[This article has been published in Catalan in the"Espai Salut" newsletter of the Diputació de Barcelona]
When adults are asked to reflect on a happy moment of their childhood, they often remember playing outdoors, generally without their parents’ supervision. However, over the last 50 years, playing outdoors has decreased drastically in countries with medium and high income.
Especially in cities, play is becoming more and more restricted by the lack of independent mobility of children, by greater supervision by their parents and by the limited availability of public green spaces. Thus, although play is an activity associated to childhood, modern urban environments limit children’s opportunities more than ever. Instead, children are much more likely to spend their free time indoors and to use screen-based technology.
Especially in cities, play is becoming more and more restricted by the lack of independent mobility of children, by greater supervision by their parents and by the limited availability of public green spaces
The results for health can be seen in the increase in child obesity, attention disorders and mental health problems, such as anxiety, depression or aggressive conduct. Furthermore, the lack of play and the associated reduction in physical activity mean that children become physically weaker, to the point that even when their body mass stays the same, their muscular strength declines.
In article 31 of the Convention on the Rights of the Child, the United Nations recognizes the right to play as the “specific human right of children and young people”. It is widely recognized in literature on child psychological development that play is fundamental for physical and emotional development. However, public policies to support play in public spaces are few in number, while priority is given to motor vehicles and commercial activities in these same spaces.
In some towns and cities in Catalonia, the prohibition of playing ballgames in public squares is a clear example. In the United Kingdom and the USA, there are also numerous cases in which children’s play activities, such as climbing trees or drawing with chalk, in urban public spaces, have been prohibited or even criminalized.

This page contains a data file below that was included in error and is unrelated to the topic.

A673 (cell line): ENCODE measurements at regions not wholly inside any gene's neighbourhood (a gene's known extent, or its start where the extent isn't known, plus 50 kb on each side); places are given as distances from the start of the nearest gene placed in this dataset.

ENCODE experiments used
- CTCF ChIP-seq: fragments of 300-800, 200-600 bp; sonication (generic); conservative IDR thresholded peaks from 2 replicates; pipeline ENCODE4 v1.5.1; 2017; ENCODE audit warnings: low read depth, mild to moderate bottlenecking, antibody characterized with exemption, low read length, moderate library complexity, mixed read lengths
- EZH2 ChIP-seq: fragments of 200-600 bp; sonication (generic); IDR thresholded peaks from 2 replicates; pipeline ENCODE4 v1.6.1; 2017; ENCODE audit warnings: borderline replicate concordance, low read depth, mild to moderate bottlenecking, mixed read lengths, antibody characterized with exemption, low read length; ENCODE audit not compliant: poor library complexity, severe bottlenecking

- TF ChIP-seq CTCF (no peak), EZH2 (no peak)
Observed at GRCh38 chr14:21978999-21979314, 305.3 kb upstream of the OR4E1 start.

How does play benefit health?
Play is the main form of learning in childhood. As children grow older, play continues in many ways to be critical to their health and wellbeing. As explained by P. Gray, play promotes mental health, as it is “the major means by which children develop intrinsic interests and competencies; learn how to make decisions, solve problems, exert self-control and follow rules; learn to regulate their emotions; make friends and learn to get along with others as equals; and experience joy”. It also helps to develop fine motor skills, co-ordination, sensory abilities, agility and strength.
Play is the main form of learning in childhood. As children grow older, play continues in many ways to be critical to their health and wellbeing
Play can promote creativity, alleviate stress and contribute to general wellbeing. Outdoor play in natural or green spaces and play with other children without supervision are especially important for healthy development and can improve self-awareness, capacity to reason, perception and the feeling of independence.
The risk of injury is often mentioned as a barrier or limiting factor. Curiously, although most statistics show that child safety has remained stable or has improved in many towns and cities, our collective tolerance of possible play-related injuries has decreased.
A systematic review of the relationship between outdoor play involving risk and children’s health revealed general positive effects of risky outdoor play in a variety of health indicators, among which the most frequent was physical activity, as well as the positive effects on social health and social behaviour, injuries and aggressive conduct. Tim Gill, an expert on matters relating to childhood and play, offers a detailed discussion of the evidence and controversy and defends the need for autonomous play and for exposure, through play, to risk levels that are appropriate for each age.